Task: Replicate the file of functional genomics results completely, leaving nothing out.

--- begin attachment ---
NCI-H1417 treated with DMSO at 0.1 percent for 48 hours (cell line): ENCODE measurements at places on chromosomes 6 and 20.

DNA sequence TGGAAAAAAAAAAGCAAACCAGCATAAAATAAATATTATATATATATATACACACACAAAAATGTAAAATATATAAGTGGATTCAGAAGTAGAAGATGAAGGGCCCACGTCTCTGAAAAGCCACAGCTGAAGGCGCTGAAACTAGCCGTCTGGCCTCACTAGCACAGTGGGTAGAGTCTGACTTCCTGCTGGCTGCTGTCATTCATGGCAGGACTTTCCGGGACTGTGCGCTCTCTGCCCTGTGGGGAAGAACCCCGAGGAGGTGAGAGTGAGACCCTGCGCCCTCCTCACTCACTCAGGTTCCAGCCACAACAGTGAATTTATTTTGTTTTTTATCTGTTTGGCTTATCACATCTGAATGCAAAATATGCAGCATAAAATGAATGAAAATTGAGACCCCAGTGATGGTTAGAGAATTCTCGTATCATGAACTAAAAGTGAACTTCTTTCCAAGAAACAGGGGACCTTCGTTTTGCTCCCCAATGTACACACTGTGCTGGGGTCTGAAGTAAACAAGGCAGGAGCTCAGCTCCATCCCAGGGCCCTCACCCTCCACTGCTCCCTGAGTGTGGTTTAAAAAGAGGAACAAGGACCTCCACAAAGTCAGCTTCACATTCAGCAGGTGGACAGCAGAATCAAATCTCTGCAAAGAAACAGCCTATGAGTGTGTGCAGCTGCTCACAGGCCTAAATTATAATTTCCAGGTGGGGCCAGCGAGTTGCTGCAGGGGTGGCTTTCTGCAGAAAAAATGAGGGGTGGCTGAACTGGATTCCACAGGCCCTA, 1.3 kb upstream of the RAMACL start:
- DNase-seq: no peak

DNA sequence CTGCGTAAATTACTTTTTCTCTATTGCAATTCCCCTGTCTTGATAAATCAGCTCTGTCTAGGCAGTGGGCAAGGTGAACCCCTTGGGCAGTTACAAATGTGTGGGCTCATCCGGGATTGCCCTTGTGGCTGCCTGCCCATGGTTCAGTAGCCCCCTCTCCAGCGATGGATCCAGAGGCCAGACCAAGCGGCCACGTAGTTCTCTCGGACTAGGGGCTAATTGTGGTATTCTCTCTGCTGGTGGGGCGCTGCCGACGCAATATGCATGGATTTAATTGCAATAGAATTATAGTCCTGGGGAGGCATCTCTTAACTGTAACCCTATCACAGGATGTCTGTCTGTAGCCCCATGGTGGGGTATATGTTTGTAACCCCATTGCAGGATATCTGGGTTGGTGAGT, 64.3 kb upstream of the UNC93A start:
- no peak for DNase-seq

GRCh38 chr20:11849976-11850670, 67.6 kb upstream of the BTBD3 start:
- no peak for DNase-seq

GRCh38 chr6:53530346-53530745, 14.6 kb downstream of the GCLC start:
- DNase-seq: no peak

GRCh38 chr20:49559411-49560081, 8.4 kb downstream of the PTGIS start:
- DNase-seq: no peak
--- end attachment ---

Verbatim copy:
NCI-H1417 treated with DMSO at 0.1 percent for 48 hours (cell line): ENCODE measurements at places on chromosomes 6 and 20.

DNA sequence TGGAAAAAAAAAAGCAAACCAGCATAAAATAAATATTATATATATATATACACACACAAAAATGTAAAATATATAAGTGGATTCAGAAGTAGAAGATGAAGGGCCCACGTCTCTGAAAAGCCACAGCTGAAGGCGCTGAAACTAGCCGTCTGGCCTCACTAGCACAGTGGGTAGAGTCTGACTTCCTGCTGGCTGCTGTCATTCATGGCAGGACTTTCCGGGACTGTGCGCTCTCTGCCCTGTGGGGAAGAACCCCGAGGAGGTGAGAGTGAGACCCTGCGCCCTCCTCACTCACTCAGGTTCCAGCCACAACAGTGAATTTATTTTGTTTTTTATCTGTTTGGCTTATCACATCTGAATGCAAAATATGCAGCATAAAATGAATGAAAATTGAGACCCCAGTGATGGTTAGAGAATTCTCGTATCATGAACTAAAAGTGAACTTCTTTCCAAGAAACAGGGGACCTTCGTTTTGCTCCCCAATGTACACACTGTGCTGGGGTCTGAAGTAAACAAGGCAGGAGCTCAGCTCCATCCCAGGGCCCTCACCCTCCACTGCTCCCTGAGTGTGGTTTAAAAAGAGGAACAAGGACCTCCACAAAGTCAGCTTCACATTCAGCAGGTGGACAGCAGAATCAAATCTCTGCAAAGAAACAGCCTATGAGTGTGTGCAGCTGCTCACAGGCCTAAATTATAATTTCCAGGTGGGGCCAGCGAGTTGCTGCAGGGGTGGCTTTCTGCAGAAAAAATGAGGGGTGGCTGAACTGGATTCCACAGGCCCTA, 1.3 kb upstream of the RAMACL start:
- DNase-seq: no peak

DNA sequence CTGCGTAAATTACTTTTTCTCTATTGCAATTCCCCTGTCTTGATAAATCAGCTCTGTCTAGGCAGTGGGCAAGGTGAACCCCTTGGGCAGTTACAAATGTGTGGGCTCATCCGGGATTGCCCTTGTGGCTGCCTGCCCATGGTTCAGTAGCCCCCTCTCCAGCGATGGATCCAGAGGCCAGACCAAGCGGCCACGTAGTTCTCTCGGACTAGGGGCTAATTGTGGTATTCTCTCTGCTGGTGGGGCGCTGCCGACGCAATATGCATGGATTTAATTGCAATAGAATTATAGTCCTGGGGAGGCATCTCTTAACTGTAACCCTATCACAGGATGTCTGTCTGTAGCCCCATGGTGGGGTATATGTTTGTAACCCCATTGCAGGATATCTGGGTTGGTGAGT, 64.3 kb upstream of the UNC93A start:
- no peak for DNase-seq

GRCh38 chr20:11849976-11850670, 67.6 kb upstream of the BTBD3 start:
- no peak for DNase-seq

GRCh38 chr6:53530346-53530745, 14.6 kb downstream of the GCLC start:
- DNase-seq: no peak

GRCh38 chr20:49559411-49560081, 8.4 kb downstream of the PTGIS start:
- DNase-seq: no peak